“The elderly represents a fast-growing segment of the population undergoing PCI. They have been poorly represented in prior studies on DES and DAPT duration, so there is no clear recommended PCI strategy for this group,” said principal investigator Olivier Varenne, MD, PhD, with the Cardiology Department at Cochin Hospital in Paris, France. “The SENIOR trial shows that among elderly patients who undergo PCI, a DES and a short duration of DAPT is superior to BMS with respect to the occurrence of all-cause mortality, myocardial infarction, stroke, and ischemia-driven target lesion revascularization. Therefore, BMS should no longer be used as a strategy to reduce DAPT duration in these patients.”

The SENIOR trial was funded by an unrestricted grant from Boston Scientific. Dr. Varenne reported lecture fees from Boston Scientific, Abbott Vascular, AstraZeneca and Servier

http://www.thelancet.com/journals/lancet/article/PIIS0140-6736(17)32713-7/fulltext?elsca1=tlxpr

 

Results from PARTNER 2A and SAPIEN 3 Cost-effectiveness Studies Reported at TCT 2017

DENVER – October 31, 2017 – Analysis of the PARTNER 2A trial and the SAPIEN-3 Intermediate Risk registry found transcatheter aortic valve replacement (TAVR) to be highly cost-effective compared with surgical aortic valve replacement (SAVR) in intermediate surgical risk patients with aortic stenosis.

Findings were reported today at the 29th annual Transcatheter Cardiovascular Therapeutics (TCT) scientific symposium. Sponsored by the Cardiovascular Research Foundation (CRF), TCT is the world’s premier educational meeting specializing in interventional cardiovascular medicine.

Researchers led by Dr. David J. Cohen (Saint Luke’s Mid America Heart Institute, Kansas City, MO) used data from the PARTNER 2A randomized trial and the SAPIEN-3 Intermediate Risk registry to perform a formal, patient-level economic analysis comparing TAVR using either the SAPIEN XT valve (XT-TAVR) or the SAPIEN-3 valve (S3-TAVR) with SAVR. The comparison between XT-TAVR and SAVR was based upon randomized assignment within PARTNER 2A; the comparison between S3-TAVR and SAVR was not randomized. Procedural costs were assessed based on measured resource utilization and all other costs were assessed by linking trial data with Medicare claims for the index hospitalization and follow-up period or by piecewise regression models for the remaining patients.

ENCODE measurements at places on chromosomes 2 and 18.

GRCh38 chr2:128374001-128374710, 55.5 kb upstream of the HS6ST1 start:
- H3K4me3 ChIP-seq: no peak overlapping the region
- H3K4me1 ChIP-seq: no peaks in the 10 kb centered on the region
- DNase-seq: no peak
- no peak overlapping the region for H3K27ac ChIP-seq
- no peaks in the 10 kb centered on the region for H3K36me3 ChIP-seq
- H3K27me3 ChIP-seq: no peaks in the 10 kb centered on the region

PARTNER 2A

In the trial, XT-TAVR led to significant reductions in procedure duration compared with SAVR (102±46 vs. 236±83, P<0.001) and hospital length of stay (6.4±5.5 vs. 10.9±7.6, P<0.001). Although procedural costs were $22,083 higher with XT-TAVR than SAVR (reflecting the higher cost of the transcatheter valve), most of this higher cost was offset by reduced costs related to length of stay and in-hospital complications such that total costs for the index hospitalization were only ~$2,900 higher with TAVR ($61,433 vs. $58,545; P=0.014). Over the following 24 months, follow-up costs were substantially lower with XT-TAVR (by $9,303 per patient) such that total medical care costs were lower with TAVR than SAVR two-year follow-up ($107,716 vs. $114,132, P=0.014). When the trial results were projected over a lifetime horizon, XT-TAVR was projected to result in both cost savings of $7,949 and greater quality adjusted life expectancy (by 0.15 years).

SAPIEN 3

When performance of S3-TAVR in the S3i registry was compared with SAVR within PARTNER 2A, the reductions in procedure duration (84±38 vs. 236±83, P<0.001) and length of stay (4.6±5.7 vs. 10.9±7.6, P<0.001) were even greater than in the randomized trial. As a result, despite the higher cost of the transcatheter valve, total costs for the index hospitalization were lower with S3-TAVR than SAVR ($54,256 vs. $58,410, P=0.014). Over the first year of follow-up, S3-TAVR resulted in additional cost savings of nearly $11,000/patient.  When these in-trial results (including improved survival at two years) were projected over a lifetime horizon, S3 TAVR was projected to yield lifetime cost savings of $9,692 per patient and a significant gain in quality adjusted life-years (0.27 years)—an economically dominant strategy.

“For patients with severe aortic stenosis and intermediate surgical risk similar to those enrolled in the PARTNER 2 trial, these results demonstrating substantial cost savings and improved quality-adjusted life expectancy, indicate that transcatheter aortic valve replacement should be considered the preferred strategy based on both clinical and economic considerations,” said David J. Cohen, MD, MSc, Director of Cardiovascular Research at Saint Luke's Mid America Heart Institute in Kansas City, MO.

The PARTNER 2A and SAPIEN 3 Cost-effectiveness Trial was funded by Edwards Lifesciences. Dr. Cohen reported receiving research grant support from Edwards Lifesciences, Medtronic, Boston Scientific, and Abbott Vascular as well as consulting income from Edwards Lifesciences and Medtronic.